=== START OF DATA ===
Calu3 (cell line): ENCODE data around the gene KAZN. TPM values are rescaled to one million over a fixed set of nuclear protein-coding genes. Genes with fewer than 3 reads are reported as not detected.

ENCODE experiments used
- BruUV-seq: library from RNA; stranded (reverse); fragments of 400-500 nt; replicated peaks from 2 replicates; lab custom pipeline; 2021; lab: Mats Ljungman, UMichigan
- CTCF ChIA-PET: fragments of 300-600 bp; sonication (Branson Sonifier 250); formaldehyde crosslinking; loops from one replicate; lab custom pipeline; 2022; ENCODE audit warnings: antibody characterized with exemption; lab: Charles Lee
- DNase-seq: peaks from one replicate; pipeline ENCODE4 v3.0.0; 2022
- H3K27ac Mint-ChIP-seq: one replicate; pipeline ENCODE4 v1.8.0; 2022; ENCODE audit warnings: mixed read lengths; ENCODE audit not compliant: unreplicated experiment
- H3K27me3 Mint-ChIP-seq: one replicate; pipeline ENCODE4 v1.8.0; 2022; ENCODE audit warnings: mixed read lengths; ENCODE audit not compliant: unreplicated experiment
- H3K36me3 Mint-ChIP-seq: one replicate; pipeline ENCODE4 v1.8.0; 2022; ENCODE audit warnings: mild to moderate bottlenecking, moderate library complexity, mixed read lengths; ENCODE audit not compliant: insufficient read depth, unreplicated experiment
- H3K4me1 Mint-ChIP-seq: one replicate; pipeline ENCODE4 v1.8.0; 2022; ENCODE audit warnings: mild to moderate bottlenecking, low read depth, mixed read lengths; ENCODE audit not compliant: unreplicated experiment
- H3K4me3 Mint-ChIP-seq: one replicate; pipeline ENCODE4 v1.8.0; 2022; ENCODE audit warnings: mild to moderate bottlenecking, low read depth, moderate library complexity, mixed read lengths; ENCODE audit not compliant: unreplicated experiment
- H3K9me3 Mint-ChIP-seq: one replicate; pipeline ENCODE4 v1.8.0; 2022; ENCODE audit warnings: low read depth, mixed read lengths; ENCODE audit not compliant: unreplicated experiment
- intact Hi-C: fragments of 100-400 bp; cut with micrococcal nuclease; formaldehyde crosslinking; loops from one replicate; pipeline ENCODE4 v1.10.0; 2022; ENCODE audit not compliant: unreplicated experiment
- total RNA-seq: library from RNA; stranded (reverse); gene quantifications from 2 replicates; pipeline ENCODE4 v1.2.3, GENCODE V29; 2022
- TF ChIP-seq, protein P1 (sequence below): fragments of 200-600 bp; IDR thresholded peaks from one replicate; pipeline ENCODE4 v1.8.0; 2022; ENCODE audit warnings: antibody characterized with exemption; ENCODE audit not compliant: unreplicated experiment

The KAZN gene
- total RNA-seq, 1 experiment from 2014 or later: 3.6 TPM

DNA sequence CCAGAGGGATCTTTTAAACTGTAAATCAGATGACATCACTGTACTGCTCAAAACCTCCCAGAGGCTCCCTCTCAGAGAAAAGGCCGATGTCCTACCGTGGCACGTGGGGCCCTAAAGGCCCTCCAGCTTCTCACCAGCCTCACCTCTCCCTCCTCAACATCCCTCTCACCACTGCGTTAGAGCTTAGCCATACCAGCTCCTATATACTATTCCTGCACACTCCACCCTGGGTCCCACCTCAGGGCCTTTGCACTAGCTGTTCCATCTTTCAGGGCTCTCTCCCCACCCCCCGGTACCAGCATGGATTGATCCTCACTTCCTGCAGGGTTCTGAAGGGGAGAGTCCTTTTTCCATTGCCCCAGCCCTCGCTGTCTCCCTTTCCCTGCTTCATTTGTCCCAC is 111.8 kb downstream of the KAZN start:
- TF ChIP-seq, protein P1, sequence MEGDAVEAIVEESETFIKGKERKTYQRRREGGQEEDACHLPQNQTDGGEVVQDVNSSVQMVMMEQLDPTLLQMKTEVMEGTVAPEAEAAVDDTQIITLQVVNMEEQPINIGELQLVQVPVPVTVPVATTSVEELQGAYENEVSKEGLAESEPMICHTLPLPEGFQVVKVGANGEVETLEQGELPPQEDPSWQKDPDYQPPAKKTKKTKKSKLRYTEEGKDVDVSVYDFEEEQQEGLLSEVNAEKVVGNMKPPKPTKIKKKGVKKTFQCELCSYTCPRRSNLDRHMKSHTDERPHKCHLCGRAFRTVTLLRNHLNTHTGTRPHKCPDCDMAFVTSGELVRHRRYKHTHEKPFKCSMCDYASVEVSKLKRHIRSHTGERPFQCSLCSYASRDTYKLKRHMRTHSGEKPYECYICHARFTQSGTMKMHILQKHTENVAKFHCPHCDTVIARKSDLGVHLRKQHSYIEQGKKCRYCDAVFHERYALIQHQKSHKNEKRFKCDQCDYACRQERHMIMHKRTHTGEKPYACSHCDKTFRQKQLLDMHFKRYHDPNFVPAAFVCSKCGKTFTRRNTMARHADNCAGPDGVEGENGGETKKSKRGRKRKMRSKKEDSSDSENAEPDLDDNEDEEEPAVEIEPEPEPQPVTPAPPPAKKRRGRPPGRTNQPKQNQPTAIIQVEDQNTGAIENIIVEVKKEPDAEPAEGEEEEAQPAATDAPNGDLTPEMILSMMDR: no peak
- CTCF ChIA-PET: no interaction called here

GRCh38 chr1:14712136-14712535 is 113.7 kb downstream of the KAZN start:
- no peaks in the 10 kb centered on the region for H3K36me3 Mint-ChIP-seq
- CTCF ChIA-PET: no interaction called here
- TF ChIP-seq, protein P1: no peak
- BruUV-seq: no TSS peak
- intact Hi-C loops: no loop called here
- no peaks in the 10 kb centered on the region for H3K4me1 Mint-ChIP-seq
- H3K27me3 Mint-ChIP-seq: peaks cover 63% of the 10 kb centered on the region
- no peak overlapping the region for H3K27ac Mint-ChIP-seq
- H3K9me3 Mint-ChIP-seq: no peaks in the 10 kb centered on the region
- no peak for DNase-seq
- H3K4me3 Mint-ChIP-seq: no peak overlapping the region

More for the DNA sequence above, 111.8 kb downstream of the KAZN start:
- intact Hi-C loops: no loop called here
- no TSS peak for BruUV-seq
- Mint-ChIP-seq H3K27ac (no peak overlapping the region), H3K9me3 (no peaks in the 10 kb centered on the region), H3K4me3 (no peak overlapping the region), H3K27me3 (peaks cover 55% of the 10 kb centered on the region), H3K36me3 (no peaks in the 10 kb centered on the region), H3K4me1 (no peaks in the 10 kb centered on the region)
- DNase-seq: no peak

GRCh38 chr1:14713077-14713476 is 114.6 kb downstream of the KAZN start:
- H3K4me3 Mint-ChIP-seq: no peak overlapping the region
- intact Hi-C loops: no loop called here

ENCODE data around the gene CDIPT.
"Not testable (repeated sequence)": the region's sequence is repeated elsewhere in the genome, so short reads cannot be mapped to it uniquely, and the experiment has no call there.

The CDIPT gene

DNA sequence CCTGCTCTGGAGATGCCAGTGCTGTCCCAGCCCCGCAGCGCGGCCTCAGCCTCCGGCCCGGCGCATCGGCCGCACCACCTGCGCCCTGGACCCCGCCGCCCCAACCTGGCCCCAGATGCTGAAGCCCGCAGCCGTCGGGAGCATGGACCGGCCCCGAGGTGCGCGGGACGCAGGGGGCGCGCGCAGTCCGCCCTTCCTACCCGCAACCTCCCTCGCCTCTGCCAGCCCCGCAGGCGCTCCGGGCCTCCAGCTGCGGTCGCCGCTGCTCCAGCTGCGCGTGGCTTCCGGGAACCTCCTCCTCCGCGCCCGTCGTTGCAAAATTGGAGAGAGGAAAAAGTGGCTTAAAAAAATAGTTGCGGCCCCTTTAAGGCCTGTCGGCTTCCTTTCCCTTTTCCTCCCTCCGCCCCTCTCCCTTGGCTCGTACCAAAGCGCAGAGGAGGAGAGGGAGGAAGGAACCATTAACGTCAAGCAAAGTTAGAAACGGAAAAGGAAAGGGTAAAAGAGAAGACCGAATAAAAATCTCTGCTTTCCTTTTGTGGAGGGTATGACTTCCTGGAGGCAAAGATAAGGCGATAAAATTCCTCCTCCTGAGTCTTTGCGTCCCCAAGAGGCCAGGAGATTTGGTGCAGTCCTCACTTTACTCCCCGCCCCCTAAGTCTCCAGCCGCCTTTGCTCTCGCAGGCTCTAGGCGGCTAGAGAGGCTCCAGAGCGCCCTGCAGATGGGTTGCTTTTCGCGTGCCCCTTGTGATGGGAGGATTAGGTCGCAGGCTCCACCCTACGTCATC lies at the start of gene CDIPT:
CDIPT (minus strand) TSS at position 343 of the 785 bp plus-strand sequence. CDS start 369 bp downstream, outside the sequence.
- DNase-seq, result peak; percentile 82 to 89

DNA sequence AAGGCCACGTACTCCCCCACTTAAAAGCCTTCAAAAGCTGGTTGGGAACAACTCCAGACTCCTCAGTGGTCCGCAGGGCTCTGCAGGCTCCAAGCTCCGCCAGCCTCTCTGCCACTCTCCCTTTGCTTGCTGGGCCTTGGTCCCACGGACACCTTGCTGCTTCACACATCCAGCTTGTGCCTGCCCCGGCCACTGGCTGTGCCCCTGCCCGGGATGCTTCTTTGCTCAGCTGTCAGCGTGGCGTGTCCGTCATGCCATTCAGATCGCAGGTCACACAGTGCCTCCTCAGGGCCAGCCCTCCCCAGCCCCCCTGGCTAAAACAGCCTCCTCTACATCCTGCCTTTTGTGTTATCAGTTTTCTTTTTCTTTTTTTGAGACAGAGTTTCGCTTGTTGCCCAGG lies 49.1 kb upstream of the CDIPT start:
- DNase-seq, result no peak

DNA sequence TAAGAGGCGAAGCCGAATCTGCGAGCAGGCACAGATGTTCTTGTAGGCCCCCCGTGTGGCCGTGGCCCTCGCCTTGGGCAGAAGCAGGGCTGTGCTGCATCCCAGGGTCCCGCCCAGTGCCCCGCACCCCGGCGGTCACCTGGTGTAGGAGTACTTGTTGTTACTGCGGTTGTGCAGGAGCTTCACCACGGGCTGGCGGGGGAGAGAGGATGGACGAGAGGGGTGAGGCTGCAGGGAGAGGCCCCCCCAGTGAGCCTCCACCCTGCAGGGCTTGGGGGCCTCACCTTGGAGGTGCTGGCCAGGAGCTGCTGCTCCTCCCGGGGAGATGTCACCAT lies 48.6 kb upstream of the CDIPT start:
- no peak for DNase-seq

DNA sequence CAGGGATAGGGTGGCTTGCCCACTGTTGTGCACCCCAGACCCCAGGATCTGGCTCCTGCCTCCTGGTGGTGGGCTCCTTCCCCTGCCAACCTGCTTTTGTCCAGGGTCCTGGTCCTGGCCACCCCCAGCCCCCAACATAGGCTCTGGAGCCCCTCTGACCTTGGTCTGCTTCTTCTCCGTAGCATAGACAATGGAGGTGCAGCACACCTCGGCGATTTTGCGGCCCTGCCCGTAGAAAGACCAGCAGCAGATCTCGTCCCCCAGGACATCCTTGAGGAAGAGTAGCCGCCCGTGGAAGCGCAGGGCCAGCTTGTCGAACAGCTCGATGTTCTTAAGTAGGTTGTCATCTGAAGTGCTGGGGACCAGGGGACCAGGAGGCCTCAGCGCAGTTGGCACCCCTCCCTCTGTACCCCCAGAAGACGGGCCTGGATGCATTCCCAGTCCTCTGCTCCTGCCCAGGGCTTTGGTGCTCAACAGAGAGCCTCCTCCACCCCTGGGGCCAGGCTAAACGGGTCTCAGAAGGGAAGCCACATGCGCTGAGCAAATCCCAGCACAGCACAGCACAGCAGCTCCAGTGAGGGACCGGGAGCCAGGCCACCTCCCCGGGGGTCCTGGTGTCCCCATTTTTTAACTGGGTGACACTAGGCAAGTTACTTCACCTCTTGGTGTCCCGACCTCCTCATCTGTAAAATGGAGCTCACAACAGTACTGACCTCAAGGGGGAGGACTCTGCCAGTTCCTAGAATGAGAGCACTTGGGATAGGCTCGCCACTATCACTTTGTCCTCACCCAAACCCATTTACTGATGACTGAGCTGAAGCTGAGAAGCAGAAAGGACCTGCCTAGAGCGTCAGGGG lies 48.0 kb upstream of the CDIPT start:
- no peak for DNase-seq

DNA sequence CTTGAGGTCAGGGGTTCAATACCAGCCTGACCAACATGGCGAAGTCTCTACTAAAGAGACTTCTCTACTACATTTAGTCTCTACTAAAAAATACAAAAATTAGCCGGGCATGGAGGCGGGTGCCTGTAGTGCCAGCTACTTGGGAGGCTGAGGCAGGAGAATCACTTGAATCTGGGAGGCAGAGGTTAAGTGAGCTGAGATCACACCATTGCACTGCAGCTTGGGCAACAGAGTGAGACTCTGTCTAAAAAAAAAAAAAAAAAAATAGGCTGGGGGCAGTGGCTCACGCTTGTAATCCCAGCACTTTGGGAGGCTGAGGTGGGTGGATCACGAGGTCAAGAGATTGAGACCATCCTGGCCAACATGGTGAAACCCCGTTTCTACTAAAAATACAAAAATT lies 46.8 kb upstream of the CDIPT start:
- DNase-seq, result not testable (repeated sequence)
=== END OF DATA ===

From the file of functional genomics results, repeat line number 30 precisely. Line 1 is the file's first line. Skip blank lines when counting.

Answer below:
- no peak for DNase-seq